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on 27 June 2006
Service Orientation claims to be the solution to the problem of delivering large complex software systems that enhance organizational agility, that integrate .NET and Java systems, and systems from different vendors while maximising re-use. It's a big topic and this is a huge book running to over 750 pages. So, unless you're in the habit of reading War and Peace, this is probably the largest book that you're likely to be caught reading on the train. Its size is partly a consequence of the size of the topic but it's also a result of the breadth and thoroughness of the book, which covers both the theory and practice of SOA. The "theory" includes the historical context of SOA, the problems SOA attempts to address, the current and future standards, the tenets of service orientation and the common misconceptions about Web Services and SOA. The "practice" includes the design strategies for SOA and the technology platforms that support the standards. The book will be of most practical use to senior development managers, architects and business analysts having to make technology choices about system architecture and system integration.

In my experience most of the other books on SOA and ESB are of little practical use as they either cover only the early implementations of XML Web Services (JAX-RPC) or focus too much on a single vendor's proprietary solutions and are of limited usefulness as a guide to building real-world systems (assuming one of your objectives is platform independence).

Unlike other books on the subject this book is focussed on the delivery of SOA using vendor-independent and standards-oriented solutions. It covers both the already well-established request-response web services, (so-called first-generation web services technologies), and the more recent web services standards that implement more advanced "message exchange patterns" (such as send-and-forget and publish-subscribe) and more demanding scenarios such as reliable delivery, transactions and secure transmission, functionality that has previously only been provided by platform-specific and proprietary solutions such as JMS and TIBCO.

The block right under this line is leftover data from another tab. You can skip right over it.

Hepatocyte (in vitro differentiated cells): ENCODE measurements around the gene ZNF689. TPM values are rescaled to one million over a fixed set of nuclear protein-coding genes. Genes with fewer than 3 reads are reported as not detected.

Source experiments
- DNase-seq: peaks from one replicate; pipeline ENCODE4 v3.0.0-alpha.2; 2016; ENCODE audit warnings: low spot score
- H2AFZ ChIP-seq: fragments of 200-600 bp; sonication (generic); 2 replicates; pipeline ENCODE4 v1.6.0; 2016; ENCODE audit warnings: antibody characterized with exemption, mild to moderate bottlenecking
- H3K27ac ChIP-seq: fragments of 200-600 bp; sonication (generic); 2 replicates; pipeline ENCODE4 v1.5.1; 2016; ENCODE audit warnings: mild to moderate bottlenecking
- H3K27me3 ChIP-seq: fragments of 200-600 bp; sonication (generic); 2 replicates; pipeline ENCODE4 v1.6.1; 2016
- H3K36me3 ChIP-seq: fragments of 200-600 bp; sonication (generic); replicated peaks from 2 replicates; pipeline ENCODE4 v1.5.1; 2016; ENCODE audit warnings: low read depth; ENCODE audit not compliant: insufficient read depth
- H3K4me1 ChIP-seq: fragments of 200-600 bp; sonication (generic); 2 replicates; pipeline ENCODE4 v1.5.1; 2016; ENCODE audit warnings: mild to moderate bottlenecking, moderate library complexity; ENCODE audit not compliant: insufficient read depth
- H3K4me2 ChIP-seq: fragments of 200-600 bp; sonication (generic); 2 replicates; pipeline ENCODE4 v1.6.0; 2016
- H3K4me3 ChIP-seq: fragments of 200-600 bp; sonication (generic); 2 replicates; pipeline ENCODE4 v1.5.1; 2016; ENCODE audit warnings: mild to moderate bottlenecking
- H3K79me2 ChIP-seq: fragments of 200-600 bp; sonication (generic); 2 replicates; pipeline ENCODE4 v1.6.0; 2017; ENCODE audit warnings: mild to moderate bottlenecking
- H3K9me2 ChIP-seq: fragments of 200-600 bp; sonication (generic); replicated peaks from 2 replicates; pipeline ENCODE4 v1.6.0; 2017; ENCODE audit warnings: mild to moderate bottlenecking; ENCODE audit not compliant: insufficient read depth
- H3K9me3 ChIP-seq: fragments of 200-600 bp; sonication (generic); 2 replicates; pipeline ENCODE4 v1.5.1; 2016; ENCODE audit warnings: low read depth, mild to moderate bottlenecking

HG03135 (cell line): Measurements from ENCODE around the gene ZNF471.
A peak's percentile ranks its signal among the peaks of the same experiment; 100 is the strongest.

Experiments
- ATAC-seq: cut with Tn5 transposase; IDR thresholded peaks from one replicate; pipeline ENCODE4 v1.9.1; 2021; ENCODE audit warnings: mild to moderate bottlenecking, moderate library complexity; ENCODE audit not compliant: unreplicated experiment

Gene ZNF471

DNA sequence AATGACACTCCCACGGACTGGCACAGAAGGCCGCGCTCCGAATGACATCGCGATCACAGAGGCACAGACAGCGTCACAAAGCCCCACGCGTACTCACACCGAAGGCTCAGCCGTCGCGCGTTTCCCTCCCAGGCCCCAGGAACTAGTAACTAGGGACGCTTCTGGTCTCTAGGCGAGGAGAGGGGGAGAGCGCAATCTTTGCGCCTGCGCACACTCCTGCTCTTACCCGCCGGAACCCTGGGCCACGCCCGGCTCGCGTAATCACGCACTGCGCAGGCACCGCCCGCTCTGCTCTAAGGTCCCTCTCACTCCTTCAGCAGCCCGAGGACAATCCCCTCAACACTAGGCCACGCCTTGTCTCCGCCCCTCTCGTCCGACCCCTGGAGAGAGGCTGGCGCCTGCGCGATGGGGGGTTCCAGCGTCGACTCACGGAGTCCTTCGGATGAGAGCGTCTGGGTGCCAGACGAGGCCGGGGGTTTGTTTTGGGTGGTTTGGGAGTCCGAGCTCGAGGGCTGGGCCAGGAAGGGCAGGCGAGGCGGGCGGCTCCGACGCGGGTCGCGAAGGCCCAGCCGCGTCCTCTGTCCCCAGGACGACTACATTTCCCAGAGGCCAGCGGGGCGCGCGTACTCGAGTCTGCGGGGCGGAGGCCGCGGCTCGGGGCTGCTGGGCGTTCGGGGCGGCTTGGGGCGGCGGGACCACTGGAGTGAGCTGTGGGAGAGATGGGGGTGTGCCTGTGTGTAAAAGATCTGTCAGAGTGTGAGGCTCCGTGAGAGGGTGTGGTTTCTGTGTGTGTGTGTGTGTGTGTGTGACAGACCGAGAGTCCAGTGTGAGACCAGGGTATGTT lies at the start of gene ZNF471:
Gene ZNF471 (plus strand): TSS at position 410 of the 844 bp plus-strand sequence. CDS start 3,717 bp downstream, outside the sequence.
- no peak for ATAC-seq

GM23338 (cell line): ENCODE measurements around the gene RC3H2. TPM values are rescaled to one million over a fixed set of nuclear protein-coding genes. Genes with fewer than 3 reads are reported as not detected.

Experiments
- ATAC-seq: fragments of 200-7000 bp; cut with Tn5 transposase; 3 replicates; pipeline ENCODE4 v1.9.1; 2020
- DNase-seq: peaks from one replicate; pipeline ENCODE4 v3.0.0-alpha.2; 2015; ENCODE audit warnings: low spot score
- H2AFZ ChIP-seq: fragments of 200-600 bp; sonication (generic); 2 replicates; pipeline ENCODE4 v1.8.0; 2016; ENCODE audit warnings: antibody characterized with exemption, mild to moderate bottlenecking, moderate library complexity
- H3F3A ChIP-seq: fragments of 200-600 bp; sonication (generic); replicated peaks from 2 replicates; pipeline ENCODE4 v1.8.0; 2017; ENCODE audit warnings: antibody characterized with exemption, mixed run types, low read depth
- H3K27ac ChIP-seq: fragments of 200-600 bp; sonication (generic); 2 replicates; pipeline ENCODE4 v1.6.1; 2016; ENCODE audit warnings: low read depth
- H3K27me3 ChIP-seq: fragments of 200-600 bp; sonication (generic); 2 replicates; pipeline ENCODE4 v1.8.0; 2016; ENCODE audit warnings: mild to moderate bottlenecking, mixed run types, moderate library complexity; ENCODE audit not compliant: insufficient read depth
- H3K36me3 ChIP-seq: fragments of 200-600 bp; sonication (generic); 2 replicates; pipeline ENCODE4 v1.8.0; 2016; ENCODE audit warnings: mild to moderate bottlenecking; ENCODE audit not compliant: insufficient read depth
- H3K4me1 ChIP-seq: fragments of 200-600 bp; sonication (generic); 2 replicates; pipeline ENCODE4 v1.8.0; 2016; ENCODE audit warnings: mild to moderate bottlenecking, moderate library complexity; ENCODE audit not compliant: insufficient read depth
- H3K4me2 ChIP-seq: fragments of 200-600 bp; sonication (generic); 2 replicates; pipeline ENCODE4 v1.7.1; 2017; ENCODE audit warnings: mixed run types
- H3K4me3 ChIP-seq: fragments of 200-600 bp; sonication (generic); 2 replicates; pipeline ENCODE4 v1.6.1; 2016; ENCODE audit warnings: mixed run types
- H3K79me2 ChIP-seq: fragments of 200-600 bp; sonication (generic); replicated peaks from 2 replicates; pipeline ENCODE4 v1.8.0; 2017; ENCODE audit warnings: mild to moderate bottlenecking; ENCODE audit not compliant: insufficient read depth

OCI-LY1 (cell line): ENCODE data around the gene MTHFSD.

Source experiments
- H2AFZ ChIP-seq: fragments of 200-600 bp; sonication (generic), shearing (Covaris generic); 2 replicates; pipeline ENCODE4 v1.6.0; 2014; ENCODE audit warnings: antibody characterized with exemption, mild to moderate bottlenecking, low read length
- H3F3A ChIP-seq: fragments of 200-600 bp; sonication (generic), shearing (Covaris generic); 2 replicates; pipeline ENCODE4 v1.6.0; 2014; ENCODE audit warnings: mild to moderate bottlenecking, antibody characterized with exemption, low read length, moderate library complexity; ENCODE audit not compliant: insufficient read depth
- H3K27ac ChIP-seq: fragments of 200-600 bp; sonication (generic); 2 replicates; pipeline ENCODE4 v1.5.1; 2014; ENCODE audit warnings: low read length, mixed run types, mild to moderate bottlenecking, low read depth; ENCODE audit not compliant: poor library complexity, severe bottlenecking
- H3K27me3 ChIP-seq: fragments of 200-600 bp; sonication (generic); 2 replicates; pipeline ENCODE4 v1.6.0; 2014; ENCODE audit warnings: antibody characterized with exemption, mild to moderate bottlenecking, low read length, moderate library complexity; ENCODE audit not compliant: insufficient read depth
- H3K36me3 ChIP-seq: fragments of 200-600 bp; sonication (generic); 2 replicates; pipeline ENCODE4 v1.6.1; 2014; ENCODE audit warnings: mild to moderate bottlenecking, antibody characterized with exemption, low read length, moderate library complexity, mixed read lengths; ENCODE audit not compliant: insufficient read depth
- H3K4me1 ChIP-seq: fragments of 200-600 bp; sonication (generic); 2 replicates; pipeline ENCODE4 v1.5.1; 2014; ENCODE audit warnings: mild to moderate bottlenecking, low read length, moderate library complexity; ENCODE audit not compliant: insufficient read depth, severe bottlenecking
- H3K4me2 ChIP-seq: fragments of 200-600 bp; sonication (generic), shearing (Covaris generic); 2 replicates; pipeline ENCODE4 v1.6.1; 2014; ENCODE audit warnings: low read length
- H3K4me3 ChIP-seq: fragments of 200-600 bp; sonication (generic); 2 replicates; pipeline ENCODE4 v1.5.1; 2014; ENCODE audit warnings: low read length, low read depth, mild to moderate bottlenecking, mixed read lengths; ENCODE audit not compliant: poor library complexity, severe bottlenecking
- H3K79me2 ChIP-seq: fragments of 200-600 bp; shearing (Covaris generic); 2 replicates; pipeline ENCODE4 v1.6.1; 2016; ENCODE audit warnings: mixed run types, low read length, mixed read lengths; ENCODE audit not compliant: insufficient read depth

Unfortunately the chapter on platform support for the standards, which covers the .NET and J2EE platforms, is too brief to be of any real value. Plus the differences between different J2EE vendors' implementation of the standards aren't mentioned at all. So if you're involved in vendor selection the book will help you work out the right questions to ask but won't help you much with the answers. This perhaps reveals the author's background as a consultant who has been directly involved in the definition of the web services standards. This is the both the book's main strength and at the same time a weakness. Nonetheless it's well worth the (large amount of) time it takes to plough through the myriad of examples.
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on 16 November 2008
Really appalling introduction to SOA and for my money if you want to learn about SOA then Enterprise SOA (Dirk Krafzig, Karl Banke, Dirk Slama) is far better.

I also question the whole approach to SOA that Erl takes, the enterprise services approach with lots of upfront design is not a style of SOA that I think can work in many places. I'd therefore recommend that if you do read this book you actively seek out other opinions, including searching for views on "entity services" and how SOA can be used within an agile process.
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on 2 September 2015
I do not recommend this book to anyone. Perhaps if you are a student and have spare time to read a long, very well-written book, then go for it.
For any other professional, this book is a waste of time.
I appreciate "completeness", but I deslike "repetitiveness".
Instead of 800 pages, it should have been compressed to 300 pages or less.
It is a shame!.
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on 23 January 2014
I think this books remains one of the most comprehensive literature on SOA in bookshelves today. Besides the delivery came in right on time.....Impressive!!
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on 18 April 2016
Good book and great service
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on 15 July 2014
all good
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on 28 November 2006
This is a great book on SOA. It's the first book I found that really explained the concepts in a clear and concise way. It gives an overview of what SOA really is and what not and then goes on to explain how to design an SOA.

This book is especially helpful for those who have been wrestling with Web services (SOAP) as a technique, but haven't seen any of the SOA promises yet. Thomas Erl can probably explain to you, where you've gone wrong.
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